The NFU has formally complained to Trading Standards over the use of ‘fake’ farm branding by supermarkets on some food products, citing Tesco as a prime example.
The farmers union said it was responding to concerns expressed by its members that the use of ‘fake’ farm labels could be misleading for shoppers resulting in them being at risk of mistakenly buying a product that differs from the product they thought they were buying. It cited Tesco’s recent high profile introduction of brand names such as ‘Woodside Farms’ and ‘Boswell Farms’ on a range of value-oriented meat and fresh produce lines. The NFU claims that using such names could make consumers believe they are buying goods farmed in the UK, where as in some cases they are imported from overseas.
In a YouGov survey commissioned by the NFU, three in five respondents said these farm products in their view were ‘definitely’ or ‘probably’ British and would feel misled if this was not the case and were told that the product could be from another country.
NFU President Meurig Raymond said: “The NFU’s legal team has looked at this carefully and as a result we are asking Trading Standards Institute to look at whether ‘fake’ farm branding complies with the relevant legal requirements.
“I have spoken to senior management at Tesco to highlight our members concerns about the use of these fake farm brands. I urge all retailers to consider seriously the results of our survey which show that mixing imported product with British product under the same fictional farm name can be misleading to many of their customers. I am pleased that Aldi has now made a commitment to only source British product in their fictional farm brands by the end of March 2017.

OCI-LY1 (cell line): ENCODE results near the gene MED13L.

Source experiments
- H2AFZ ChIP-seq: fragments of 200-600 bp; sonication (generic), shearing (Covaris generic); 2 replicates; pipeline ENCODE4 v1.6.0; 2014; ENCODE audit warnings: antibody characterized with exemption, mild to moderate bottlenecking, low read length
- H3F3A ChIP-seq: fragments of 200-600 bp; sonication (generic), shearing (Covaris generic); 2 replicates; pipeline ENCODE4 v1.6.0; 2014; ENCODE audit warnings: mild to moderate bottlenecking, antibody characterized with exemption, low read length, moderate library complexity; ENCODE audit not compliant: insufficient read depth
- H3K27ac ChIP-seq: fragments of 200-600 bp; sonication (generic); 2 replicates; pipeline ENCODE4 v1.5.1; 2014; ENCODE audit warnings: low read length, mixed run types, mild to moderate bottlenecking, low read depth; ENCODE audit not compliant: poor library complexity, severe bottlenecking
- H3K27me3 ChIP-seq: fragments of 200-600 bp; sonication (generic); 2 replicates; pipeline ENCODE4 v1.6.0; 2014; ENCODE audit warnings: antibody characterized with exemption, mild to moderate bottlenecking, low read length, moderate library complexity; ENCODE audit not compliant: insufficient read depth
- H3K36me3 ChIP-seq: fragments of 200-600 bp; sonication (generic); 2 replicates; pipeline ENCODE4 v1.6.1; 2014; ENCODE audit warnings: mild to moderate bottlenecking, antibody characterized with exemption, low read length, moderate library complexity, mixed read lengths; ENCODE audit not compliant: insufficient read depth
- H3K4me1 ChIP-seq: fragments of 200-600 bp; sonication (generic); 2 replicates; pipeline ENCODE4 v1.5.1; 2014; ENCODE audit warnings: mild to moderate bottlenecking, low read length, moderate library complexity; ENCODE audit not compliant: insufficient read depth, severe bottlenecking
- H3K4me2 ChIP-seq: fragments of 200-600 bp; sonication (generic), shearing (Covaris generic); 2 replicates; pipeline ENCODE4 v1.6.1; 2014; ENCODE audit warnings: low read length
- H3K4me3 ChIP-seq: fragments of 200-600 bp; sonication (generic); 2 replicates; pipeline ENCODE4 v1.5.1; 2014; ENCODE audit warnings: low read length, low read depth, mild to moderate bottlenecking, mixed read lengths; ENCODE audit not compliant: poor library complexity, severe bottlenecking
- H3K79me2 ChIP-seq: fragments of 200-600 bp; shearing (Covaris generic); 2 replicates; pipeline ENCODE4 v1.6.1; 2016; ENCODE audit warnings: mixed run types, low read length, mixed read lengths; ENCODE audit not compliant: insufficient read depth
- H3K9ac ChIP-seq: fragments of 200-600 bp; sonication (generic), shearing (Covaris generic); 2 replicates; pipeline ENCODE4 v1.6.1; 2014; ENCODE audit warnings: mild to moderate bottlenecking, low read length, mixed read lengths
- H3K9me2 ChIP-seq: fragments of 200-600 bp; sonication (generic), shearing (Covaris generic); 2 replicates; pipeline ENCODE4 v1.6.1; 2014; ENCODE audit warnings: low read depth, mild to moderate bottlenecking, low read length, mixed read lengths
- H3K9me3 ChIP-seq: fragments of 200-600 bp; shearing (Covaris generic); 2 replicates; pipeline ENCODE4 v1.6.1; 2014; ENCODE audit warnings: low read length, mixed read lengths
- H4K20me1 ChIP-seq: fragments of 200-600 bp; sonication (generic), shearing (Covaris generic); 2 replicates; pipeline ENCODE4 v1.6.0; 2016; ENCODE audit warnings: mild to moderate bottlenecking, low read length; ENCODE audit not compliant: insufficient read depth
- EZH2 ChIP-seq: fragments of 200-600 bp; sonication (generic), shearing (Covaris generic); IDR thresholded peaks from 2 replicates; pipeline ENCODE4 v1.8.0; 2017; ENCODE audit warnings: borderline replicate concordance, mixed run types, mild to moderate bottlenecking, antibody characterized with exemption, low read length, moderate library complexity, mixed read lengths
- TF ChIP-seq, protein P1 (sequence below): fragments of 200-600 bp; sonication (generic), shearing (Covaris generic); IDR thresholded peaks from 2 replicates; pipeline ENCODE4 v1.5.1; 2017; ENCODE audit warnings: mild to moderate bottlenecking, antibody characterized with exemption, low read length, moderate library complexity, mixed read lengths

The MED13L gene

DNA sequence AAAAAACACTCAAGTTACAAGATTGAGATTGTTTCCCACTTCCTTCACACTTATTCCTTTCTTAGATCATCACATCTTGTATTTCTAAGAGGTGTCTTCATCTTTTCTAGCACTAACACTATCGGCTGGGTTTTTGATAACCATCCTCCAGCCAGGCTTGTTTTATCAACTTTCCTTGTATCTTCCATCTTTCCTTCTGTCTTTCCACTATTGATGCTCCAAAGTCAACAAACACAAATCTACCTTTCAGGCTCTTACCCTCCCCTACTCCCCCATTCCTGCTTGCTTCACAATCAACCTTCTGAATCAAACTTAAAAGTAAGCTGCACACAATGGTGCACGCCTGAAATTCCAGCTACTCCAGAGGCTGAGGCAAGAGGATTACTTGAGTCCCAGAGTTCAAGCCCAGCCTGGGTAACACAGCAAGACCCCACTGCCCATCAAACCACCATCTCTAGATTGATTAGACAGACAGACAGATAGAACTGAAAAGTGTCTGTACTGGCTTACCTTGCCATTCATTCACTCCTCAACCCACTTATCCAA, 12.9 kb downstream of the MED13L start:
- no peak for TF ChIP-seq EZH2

“British farming is proud of its high standards and the NFU would be delighted to work with retailers to ensure that customers are given clear and unambiguous information about where their food comes from.”
NFU Cymru President Stephen James, added: “These fake farm brands are completely unacceptable and we believe are misleading consumers. This practice has been going on across the retail sector for a long time and enough is enough.
“In particular, NFU members feel the brands confuse shoppers about the country of origin of the food products in question. Country of origin labelling is important because we know from consumer surveys that shoppers want to buy British food products; clearly, consumers cannot exercise that choice without clear country of origin labelling.
“That’s why we have now written to Trading Standards to argue our point and to ask for clear guidelines for retailers on the clarity of country of origin labelling.”
Along with its first quarter trading statement last month, Tesco hailed the success of its seven new ‘Farms’ fresh food brands which are aimed at attracting shoppers back from the discounters. The group said that two thirds of its customers have now bought products from the new ranges with customer satisfaction scores said to be “exceptionally high”. The retailer has defended the use of fictional farm names, saying that its customers would be aware, given its size, it could not possibly source all its products from individual farms.
- Another ‘letter vs spirit of law’ issue
- What matters is consumers’ perception created by the brand-label, apparently –according to the survey – an assumption that British farm = local sourcing
- Trading standards ‘forcing’ the retailer to include country of origin misses the point
- Far more effective if Aldi/Lidl state and deliver local sourcing in their versions of ‘farm brand’…